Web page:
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Re: over-engineered (and under-standardized) inferior interfaces

From: Andreas Röhler
Subject: Re: over-engineered (and under-standardized) inferior interfaces
Date: Fri, 22 Aug 2014 07:57:11 +0200
User-agent: Mozilla/5.0 (X11; Linux i686; rv:24.0) Gecko/20100101 Icedove/24.7.0

On 22.08.2014 05:45, Stefan Monnier wrote:
Just some comments on the default bindings. I understand these are the
historically-available ones, but I do feel that if we create a new mode
like this, it might be worthwhile to rethink them.

Sure.  prog-proc-mode is really just an experiment, and I'm quite open
to changes, both in terms of UI and implementation.

With the availability of an "active region", I think it would be nice
to consolidate send-buffer and send-region to a single binding.


Using a nice binding like C-c C-c for a somewhat less-common command
like "compile the current file in the REPL" (as opposed to using M-x
(re)compile) seems like a waste.

FWIW under sml-mode, C-c C-c runs a "make"-like command (but it's
a command passed to the inferior process rather than being a separate
process like in M-x compile).

So I'd suggest using C-c C-c for a new prog-proc-send-region-or-buffer.

I think "send the current buffer" is not good enough, except for those
rare systems where a single file is all you need.

I'm also unsure about using up too many C-c C-X bindings in this minor
mode; the major mode that activates it won't be able to easily override
those bindings locally, so it might be a good idea to be a bit more
conservative with the default bindings, providing the commands but not
the bindings for the less common use cases (load, compile, region,

My memory failed me: if you look at the code, you'll see that
prog-proc-mode is not a minor mode but a major-mode, to be used as
parent mode (in place of prog-mode, from which it derives).
So major modes can very easily override those bindings.
But yes: we shouldn't use too many such bindings.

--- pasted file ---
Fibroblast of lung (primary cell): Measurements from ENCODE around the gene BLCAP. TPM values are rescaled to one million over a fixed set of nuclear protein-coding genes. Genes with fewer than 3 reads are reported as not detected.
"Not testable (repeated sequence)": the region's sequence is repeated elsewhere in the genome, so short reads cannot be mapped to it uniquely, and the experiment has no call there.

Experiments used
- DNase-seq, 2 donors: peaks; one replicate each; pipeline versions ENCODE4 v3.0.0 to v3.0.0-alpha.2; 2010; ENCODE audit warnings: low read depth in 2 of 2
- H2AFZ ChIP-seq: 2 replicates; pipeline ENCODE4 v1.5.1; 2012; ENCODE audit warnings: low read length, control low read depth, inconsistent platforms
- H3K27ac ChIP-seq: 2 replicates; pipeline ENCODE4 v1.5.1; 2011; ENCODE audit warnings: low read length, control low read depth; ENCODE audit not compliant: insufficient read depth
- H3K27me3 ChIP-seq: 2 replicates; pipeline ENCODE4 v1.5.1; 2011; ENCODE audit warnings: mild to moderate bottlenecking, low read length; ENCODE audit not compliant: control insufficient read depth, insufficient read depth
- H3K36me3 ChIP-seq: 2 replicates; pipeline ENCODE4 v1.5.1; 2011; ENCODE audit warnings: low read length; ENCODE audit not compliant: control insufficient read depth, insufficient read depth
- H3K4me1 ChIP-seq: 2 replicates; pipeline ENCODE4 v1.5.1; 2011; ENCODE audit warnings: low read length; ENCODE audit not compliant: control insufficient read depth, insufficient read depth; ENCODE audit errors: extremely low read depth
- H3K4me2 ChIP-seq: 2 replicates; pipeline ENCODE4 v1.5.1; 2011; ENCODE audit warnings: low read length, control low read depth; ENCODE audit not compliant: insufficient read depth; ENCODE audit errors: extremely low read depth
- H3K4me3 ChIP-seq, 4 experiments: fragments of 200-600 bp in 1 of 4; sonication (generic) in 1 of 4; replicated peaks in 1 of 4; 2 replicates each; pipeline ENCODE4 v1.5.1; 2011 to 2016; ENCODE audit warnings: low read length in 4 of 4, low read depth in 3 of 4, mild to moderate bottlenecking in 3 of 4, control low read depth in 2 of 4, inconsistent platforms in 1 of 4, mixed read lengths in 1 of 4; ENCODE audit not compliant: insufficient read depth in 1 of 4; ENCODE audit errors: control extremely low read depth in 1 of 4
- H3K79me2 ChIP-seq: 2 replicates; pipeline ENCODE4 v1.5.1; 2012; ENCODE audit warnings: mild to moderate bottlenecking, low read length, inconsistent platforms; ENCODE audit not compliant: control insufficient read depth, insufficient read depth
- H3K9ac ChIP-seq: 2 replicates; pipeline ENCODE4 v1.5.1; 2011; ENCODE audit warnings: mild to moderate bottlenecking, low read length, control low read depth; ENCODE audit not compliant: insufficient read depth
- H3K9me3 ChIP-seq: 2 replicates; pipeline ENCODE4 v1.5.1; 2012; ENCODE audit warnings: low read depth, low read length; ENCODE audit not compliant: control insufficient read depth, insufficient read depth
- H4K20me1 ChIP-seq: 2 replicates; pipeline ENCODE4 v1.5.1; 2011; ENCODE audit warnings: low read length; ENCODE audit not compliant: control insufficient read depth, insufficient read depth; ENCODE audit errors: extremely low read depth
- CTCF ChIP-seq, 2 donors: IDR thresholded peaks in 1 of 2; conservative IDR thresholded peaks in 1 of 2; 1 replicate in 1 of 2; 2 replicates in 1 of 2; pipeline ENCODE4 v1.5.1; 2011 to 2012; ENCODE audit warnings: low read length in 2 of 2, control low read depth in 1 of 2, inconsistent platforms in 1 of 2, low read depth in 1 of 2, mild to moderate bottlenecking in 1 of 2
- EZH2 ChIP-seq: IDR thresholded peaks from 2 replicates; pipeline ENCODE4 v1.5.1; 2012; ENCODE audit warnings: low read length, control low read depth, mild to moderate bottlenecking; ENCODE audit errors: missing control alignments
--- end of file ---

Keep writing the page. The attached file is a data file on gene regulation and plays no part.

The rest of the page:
very interesting move, thanks all.

Started some weeks o project "general-key", which seems to point into the very 
same direction.

Below the README:


For common items like `line', `word' or `symbol' Emacs' language modes
commonly don't touch the keybinding.

That way `backward-word', `copy-word', `forward-word',
`kill-word', `mark-word' etc. don't need configuration.

However, with programming, there are a couple of common cases,
not dealt with yet.

- statements, for example assigments
- conditionals resp. loops
- combinations of that, i.e. functions

for example WRT to function we might have for all modes


If general-key-mode provides key-binding for basic types, these keys must
not be changed or configured again by language-modes.

Now it would be at the modes, for example WRT python-mode.el:

(setq general-key-function-backward 'py-backward-def-or-class)
(setq general-key-function-copy 'py-copy-def-or-class)
(setq general-key-function-forward 'py-forward-def-or-class)
(setq general-key-function-kill 'py-kill-def-or-class)
(setq general-key-function-mark 'py-mark-def-or-class)

Respective with block, statement and expression maybe.

(setq general-key-block-backward 'py-backward-block)

A second group of commands simplified that way deals with braces,
brakcets, parenthesis or does a trim.

(setq general-key-region-brace 'ar-brace-region-atpt)
(setq general-key-region-bracket 'ar-bracket-region-atpt)
(setq general-key-region-trim 'ar-trim-region-atpt)
(setq general-key-region-parentize 'ar-parentize-region-atpt)

If a region might be braced, parenthized etc. in a suitable way, these
objects also should be easy to mark, copy, delete resp. kill and moved

Here an example using the parentized form:

(setq general-key-parentized-backward 'ar-beginning-of-parentized-atpt)
(setq general-key-parentized-copy 'ar-copy-parentized-atpt)
(setq general-key-parentized-trim 'ar-trim-parentized-atpt)
(setq general-key-parentized-forward 'ar-forward-parentized-atpt)
(setq general-key-parentized-kill 'ar-kill-parentized-atpt)
(setq general-key-parentized-mark 'ar-mark-parentized-atpt)




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